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Banks should provide more information about visual changes

“Do you have a new phone number, Laura? And do you need money? ” My parents sometimes ask. They also often receive emails about credit cards about to expire. They usually know the first time that it is not right, but they ask anyway. The more emails that follow on the topic, the more nervous they become. Of course you don’t want your credit card to be taken out or your child in trouble. Phishing, especially when it comes to bank details, is a major problem. At the same time, banks are not doing enough to provide clarity.

Banks that update their apps

“You have a message, check your message box”, you are regularly reminded by your bank that you have an essential message, even though it is not always that urgent. Do I really need to be informed that I have a message that there is work on a night from 02:00 to 04:00? I’d rather be pointed to something else. Banks are constantly updating their apps, which is one of the reasons why those maintenance times are during the night. What they fail to mention, however, is what exactly they change.

In recent weeks, I have noticed several times that my banking app looked different. I made a payment at a pin device and first the confirmation screen with my virtual card looked different, then the interface of the screen in which I enter my pin code also changed. These are fierce changes: you will only end up on a page of a hacker, it could just be, because it looks different than I am used to from my bank.

More information

Ultimately, things go well, but it is nevertheless remarkable that banks make major visual changes to their apps, which they subsequently fail to properly report to their customers. Customers who are on the alert this year, with more phishing attacks than ever before. Nowadays you have to know what your bank’s apps, e-mails and website really look like, to be able to keep seeing the difference between hackers’ websites.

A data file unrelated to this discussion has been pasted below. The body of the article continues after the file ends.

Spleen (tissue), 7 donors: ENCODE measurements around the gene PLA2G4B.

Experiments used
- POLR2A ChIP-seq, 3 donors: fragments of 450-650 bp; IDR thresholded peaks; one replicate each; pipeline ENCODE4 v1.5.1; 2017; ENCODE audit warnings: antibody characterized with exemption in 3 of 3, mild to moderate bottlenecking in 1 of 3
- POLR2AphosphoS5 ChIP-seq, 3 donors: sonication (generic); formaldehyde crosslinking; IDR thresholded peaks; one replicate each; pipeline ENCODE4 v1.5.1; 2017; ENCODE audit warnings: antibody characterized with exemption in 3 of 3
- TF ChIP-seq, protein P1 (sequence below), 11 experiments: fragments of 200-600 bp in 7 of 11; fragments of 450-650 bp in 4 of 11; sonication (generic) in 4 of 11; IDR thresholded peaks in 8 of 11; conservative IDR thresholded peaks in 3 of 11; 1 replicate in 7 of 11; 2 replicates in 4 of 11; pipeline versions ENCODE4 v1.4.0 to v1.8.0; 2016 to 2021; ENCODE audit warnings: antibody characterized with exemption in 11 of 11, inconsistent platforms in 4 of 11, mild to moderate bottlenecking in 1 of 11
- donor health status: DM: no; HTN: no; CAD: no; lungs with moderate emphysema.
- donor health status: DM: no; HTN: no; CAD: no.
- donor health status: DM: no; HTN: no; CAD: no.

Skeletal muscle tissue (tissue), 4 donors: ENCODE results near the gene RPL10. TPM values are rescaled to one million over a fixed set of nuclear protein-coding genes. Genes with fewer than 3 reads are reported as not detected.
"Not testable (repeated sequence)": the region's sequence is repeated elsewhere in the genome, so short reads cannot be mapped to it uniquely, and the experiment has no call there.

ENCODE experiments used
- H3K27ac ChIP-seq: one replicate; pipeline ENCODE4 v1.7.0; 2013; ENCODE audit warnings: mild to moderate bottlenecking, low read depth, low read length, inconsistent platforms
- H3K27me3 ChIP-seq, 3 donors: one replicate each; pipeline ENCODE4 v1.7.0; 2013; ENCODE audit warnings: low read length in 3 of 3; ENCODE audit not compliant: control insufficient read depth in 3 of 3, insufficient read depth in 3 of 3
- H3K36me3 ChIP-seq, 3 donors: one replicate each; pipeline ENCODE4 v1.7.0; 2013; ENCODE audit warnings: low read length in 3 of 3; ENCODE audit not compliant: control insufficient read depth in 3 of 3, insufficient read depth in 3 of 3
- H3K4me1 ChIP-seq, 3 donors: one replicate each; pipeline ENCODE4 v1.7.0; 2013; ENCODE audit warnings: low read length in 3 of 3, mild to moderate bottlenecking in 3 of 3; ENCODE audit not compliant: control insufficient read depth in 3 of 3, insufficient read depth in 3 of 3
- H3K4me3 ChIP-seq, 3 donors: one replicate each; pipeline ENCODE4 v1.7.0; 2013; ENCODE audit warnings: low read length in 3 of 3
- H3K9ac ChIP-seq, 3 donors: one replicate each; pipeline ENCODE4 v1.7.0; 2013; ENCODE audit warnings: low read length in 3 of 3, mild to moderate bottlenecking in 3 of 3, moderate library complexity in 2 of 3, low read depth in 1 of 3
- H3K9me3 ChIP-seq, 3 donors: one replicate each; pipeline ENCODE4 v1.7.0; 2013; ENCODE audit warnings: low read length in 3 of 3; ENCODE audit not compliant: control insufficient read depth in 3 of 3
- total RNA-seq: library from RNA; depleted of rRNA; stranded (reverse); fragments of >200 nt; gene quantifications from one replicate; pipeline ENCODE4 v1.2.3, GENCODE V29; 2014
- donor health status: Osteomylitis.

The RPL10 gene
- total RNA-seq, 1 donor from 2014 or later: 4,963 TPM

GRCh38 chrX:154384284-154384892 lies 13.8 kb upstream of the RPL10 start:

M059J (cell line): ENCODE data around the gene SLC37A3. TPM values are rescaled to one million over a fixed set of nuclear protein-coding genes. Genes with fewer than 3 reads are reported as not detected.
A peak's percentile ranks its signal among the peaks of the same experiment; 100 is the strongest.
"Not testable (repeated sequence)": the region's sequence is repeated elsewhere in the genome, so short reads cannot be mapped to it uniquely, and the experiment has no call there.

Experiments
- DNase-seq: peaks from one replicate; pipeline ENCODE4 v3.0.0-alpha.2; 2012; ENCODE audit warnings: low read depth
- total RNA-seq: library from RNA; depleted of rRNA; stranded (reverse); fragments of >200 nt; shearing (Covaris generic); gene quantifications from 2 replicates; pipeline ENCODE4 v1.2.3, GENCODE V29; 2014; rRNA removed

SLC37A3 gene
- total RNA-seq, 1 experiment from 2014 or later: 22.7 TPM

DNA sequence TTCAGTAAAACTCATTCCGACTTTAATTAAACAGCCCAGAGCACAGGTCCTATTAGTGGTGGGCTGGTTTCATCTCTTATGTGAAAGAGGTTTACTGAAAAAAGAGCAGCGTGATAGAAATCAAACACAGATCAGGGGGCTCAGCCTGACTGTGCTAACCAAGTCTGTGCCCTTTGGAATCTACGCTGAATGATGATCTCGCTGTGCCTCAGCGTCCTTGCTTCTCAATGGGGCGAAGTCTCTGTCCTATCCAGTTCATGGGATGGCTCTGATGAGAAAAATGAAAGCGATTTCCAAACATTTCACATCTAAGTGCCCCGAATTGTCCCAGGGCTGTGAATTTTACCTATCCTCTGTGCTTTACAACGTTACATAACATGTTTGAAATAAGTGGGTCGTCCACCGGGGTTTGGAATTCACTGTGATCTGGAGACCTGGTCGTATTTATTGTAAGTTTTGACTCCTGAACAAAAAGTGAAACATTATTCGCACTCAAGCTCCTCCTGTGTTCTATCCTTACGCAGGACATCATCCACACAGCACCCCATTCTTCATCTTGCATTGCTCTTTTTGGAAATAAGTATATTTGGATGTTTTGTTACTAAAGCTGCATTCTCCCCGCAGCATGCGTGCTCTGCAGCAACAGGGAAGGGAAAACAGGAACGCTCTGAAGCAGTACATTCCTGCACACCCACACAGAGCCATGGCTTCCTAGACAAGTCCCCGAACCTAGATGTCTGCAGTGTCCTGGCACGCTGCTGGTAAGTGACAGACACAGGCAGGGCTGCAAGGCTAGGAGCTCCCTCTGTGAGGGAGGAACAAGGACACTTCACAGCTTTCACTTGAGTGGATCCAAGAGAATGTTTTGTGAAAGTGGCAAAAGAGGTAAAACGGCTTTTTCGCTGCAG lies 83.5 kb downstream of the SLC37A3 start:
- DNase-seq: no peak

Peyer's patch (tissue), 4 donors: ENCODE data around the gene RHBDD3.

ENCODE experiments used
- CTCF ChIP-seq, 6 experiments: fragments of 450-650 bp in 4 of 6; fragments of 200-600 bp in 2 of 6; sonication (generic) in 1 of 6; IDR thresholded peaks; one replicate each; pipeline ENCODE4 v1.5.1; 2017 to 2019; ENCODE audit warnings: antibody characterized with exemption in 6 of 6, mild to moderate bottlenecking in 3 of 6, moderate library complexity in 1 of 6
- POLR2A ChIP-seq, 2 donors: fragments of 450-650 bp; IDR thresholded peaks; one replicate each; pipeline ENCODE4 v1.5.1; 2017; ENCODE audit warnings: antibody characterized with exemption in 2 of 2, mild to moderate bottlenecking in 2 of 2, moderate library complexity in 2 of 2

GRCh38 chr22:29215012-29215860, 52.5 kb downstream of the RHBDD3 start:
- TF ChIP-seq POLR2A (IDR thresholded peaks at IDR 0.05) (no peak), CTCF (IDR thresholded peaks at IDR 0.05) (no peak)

Many people now know, partly thanks to large national campaigns and the sharing of messages on social media, that if your child asks for money via an unknown number on WhatsApp, it is probably not your child. In any case, it seems logical to me that you give your parents a call when you are short of money, even if it is only a tenner. These are “protections” that you can easily implement yourself. You can agree with your parents, so that they always know that when they get another crazy text or app, they can ignore it.

Phishing and hackers

However, it becomes more difficult to account for changes if banks do not notify us themselves. Any hacker can take over ING Orange or recreate the Rabobank website and it is now becoming increasingly difficult for us to trust what we see every day on apps and sites.

Especially if you are in the Appie and you want to make contactless payments quickly and easily, then you should quickly assume that what you see on your screen is correct. In any case, I prefer my bank to let me know what has changed visually in the app, or what is being A-B tested, so that I can anticipate that. Much more interesting than being able to transfer nothing from 2 to 4 in the morning, right?

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